What are the 2 main forms of workplace sexual harassment?

On Behalf of | Dec 7, 2023 | Workplace Discrimination |

Sexual harassment has become such a widely discussed topic that most people know it is illegal. However, many people struggle to succinctly explain what constitutes sexual harassment.

Employees deserve a workplace free of discrimination, which includes an environment without overt harassment. Workers who understand the two main forms of sexual harassment that occur in the workplace may be in a better position to assert themselves when a company fails to protect them or punishes them for speaking up.

Quid pro quo harassment

The definition of sexual harassment that most people know describes quid pro quo harassment. A manager or supervisor tries to convince someone to do something that makes them uncomfortable in return for overlooking an infraction or supporting them as they seek a promotion. Quid pro quo harassment involves trading some kind of job benefit for romantic or sexual favors. In most cases, quid pro quo harassment occurs between people with different levels of authority at a company.

A hostile work environment

Sexual harassment does not necessarily need to involve someone in a position of authority or people of opposite sexes. Harassment can also occur among teammates and people of the same sex. For example, workers may make jokes disparaging all women while in the presence of the only female employee on their team. Other times, a group of workers who belong to the same sex as the targeted employee may make jokes at someone’s expense and mistreat them. Simple workplace bullying does not constitute a hostile work environment. The abuse must reach a point where it impedes someone’s ability to do their job safely and effectively.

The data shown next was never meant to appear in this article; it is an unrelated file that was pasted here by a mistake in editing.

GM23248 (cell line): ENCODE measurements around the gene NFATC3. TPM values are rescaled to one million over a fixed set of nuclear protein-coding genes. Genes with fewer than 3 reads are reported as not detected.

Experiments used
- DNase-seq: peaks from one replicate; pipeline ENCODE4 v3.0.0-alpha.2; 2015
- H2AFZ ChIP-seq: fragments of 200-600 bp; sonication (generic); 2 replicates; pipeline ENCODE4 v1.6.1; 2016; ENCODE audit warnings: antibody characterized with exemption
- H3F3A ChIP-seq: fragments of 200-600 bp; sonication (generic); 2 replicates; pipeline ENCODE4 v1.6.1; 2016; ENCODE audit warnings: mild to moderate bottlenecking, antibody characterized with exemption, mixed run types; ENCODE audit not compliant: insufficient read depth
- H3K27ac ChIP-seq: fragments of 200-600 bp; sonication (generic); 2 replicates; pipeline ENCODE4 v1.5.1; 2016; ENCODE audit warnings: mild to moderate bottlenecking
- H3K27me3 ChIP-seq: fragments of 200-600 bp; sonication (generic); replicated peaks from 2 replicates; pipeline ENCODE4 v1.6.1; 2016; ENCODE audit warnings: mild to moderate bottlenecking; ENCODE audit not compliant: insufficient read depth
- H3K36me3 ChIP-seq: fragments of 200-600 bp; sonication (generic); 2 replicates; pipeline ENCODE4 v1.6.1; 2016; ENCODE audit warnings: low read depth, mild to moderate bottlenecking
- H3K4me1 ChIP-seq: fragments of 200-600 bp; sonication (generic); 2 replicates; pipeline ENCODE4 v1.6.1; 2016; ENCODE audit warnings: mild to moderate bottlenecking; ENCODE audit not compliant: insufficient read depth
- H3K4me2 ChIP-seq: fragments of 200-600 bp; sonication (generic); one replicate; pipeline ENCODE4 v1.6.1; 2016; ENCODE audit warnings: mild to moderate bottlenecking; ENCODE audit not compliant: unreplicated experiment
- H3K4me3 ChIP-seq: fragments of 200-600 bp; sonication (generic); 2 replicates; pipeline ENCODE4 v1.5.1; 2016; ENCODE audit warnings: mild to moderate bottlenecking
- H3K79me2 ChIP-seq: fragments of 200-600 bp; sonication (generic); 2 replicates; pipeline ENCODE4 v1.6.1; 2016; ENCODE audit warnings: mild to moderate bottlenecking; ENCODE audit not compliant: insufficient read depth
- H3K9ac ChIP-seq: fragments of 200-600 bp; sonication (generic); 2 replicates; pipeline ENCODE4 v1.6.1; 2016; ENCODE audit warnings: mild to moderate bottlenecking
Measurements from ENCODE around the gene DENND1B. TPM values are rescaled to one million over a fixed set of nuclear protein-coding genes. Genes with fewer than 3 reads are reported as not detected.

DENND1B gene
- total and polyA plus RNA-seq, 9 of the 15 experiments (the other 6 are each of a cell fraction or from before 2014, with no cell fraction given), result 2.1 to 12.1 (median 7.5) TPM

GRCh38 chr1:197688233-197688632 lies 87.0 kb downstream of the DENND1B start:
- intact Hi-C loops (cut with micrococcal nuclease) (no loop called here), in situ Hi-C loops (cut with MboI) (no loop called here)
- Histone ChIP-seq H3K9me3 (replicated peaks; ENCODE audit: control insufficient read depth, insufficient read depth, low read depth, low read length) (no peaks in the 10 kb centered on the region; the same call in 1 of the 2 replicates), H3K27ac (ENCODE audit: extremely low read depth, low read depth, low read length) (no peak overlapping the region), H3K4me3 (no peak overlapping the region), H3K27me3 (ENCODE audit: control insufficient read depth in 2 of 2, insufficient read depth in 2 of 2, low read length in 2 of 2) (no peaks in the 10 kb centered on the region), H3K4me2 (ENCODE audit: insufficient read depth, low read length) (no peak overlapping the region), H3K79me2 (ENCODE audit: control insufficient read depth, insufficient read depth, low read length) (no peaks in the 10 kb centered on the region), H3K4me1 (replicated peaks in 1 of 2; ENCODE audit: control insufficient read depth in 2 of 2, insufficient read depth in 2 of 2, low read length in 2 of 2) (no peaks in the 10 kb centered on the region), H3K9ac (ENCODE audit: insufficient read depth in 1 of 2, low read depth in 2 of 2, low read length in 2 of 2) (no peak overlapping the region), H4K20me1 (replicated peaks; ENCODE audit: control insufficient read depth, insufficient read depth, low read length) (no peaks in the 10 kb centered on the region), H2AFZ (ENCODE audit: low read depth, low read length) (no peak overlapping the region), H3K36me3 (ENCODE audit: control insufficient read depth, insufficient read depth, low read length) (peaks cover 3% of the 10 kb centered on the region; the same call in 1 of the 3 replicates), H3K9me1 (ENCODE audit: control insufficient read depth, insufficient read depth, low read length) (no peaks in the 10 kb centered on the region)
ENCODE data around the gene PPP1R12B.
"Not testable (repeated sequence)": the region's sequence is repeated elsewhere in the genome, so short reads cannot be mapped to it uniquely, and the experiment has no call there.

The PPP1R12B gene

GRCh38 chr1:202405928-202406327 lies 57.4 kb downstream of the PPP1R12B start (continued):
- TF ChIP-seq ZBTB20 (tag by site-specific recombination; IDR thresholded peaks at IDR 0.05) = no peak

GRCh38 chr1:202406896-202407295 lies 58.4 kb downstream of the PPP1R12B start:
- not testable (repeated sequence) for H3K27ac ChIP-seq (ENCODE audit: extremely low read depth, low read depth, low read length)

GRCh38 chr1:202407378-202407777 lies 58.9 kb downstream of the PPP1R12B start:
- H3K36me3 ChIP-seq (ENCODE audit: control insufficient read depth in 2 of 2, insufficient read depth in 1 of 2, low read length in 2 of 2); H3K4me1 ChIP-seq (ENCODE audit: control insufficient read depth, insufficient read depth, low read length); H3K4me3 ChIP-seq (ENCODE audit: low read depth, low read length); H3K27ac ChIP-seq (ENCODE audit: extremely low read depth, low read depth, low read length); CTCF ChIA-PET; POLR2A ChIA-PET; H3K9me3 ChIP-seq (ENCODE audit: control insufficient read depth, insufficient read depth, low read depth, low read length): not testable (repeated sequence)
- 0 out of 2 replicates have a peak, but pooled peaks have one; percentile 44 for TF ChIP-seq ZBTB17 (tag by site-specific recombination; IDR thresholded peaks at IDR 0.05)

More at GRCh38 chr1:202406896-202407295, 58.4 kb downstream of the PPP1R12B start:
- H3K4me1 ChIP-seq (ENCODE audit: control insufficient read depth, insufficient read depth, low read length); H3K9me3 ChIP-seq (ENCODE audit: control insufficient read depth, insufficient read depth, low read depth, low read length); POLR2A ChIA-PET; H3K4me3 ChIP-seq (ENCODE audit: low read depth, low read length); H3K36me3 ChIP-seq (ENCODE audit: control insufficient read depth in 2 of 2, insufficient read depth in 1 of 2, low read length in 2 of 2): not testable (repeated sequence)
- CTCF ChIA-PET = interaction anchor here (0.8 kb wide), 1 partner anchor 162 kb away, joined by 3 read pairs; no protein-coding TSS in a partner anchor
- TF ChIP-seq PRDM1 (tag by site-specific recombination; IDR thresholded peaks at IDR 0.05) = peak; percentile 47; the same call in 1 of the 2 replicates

Companies should seek to protect workers from both quid pro quo harassment and hostile work environments. Disciplining those engaged in abusive behavior and offering training to counter an unhealthy culture in a particular department are both ways for organizations to appropriately respond to allegations of sexual harassment. Companies should investigate and take action against those behaving in an inappropriate manner, not against the person who reported the harassment.

Unfortunately, many workers who speak up about harassment end up facing job consequences for doing so. But, documenting sexual harassment and the attempt to address could help someone pursue a sexual harassment lawsuit if a business permits harassment or punishes someone for reporting it.

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